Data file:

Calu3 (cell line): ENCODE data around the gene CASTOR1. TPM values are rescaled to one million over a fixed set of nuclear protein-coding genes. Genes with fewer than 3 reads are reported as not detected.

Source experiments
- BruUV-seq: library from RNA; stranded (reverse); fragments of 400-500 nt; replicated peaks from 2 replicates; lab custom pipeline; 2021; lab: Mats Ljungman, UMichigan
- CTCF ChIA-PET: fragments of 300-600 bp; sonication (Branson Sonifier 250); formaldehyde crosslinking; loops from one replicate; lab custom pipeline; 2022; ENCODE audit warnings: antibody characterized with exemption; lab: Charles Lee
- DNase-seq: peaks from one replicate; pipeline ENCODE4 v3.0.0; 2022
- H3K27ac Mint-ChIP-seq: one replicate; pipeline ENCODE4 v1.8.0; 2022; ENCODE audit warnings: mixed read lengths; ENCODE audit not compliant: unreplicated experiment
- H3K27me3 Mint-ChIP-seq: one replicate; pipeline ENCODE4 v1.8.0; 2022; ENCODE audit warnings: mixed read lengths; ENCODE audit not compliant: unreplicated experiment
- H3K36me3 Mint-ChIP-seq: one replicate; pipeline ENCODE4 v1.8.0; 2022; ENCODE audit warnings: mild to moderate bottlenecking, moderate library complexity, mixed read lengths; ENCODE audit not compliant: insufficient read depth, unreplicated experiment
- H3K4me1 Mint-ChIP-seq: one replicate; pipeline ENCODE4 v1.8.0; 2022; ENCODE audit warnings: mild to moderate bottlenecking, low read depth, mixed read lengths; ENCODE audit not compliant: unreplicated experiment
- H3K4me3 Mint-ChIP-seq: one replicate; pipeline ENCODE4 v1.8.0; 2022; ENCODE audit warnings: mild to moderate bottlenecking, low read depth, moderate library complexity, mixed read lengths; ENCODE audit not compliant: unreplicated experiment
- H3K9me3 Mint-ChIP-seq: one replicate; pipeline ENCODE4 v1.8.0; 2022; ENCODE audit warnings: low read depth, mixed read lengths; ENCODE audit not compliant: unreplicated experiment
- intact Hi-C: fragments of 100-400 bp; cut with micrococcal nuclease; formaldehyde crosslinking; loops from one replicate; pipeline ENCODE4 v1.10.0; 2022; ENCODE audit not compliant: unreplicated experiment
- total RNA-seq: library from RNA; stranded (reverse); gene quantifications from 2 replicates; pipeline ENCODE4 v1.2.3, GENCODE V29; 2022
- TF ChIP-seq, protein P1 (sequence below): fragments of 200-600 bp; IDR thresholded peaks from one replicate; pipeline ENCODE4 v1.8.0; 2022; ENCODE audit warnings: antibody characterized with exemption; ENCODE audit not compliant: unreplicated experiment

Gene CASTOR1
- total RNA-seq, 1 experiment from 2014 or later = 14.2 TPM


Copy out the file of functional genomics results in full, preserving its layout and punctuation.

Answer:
Calu3 (cell line): ENCODE data around the gene CASTOR1. TPM values are rescaled to one million over a fixed set of nuclear protein-coding genes. Genes with fewer than 3 reads are reported as not detected.

Source experiments
- BruUV-seq: library from RNA; stranded (reverse); fragments of 400-500 nt; replicated peaks from 2 replicates; lab custom pipeline; 2021; lab: Mats Ljungman, UMichigan
- CTCF ChIA-PET: fragments of 300-600 bp; sonication (Branson Sonifier 250); formaldehyde crosslinking; loops from one replicate; lab custom pipeline; 2022; ENCODE audit warnings: antibody characterized with exemption; lab: Charles Lee
- DNase-seq: peaks from one replicate; pipeline ENCODE4 v3.0.0; 2022
- H3K27ac Mint-ChIP-seq: one replicate; pipeline ENCODE4 v1.8.0; 2022; ENCODE audit warnings: mixed read lengths; ENCODE audit not compliant: unreplicated experiment
- H3K27me3 Mint-ChIP-seq: one replicate; pipeline ENCODE4 v1.8.0; 2022; ENCODE audit warnings: mixed read lengths; ENCODE audit not compliant: unreplicated experiment
- H3K36me3 Mint-ChIP-seq: one replicate; pipeline ENCODE4 v1.8.0; 2022; ENCODE audit warnings: mild to moderate bottlenecking, moderate library complexity, mixed read lengths; ENCODE audit not compliant: insufficient read depth, unreplicated experiment
- H3K4me1 Mint-ChIP-seq: one replicate; pipeline ENCODE4 v1.8.0; 2022; ENCODE audit warnings: mild to moderate bottlenecking, low read depth, mixed read lengths; ENCODE audit not compliant: unreplicated experiment
- H3K4me3 Mint-ChIP-seq: one replicate; pipeline ENCODE4 v1.8.0; 2022; ENCODE audit warnings: mild to moderate bottlenecking, low read depth, moderate library complexity, mixed read lengths; ENCODE audit not compliant: unreplicated experiment
- H3K9me3 Mint-ChIP-seq: one replicate; pipeline ENCODE4 v1.8.0; 2022; ENCODE audit warnings: low read depth, mixed read lengths; ENCODE audit not compliant: unreplicated experiment
- intact Hi-C: fragments of 100-400 bp; cut with micrococcal nuclease; formaldehyde crosslinking; loops from one replicate; pipeline ENCODE4 v1.10.0; 2022; ENCODE audit not compliant: unreplicated experiment
- total RNA-seq: library from RNA; stranded (reverse); gene quantifications from 2 replicates; pipeline ENCODE4 v1.2.3, GENCODE V29; 2022
- TF ChIP-seq, protein P1 (sequence below): fragments of 200-600 bp; IDR thresholded peaks from one replicate; pipeline ENCODE4 v1.8.0; 2022; ENCODE audit warnings: antibody characterized with exemption; ENCODE audit not compliant: unreplicated experiment

Gene CASTOR1
- total RNA-seq, 1 experiment from 2014 or later = 14.2 TPM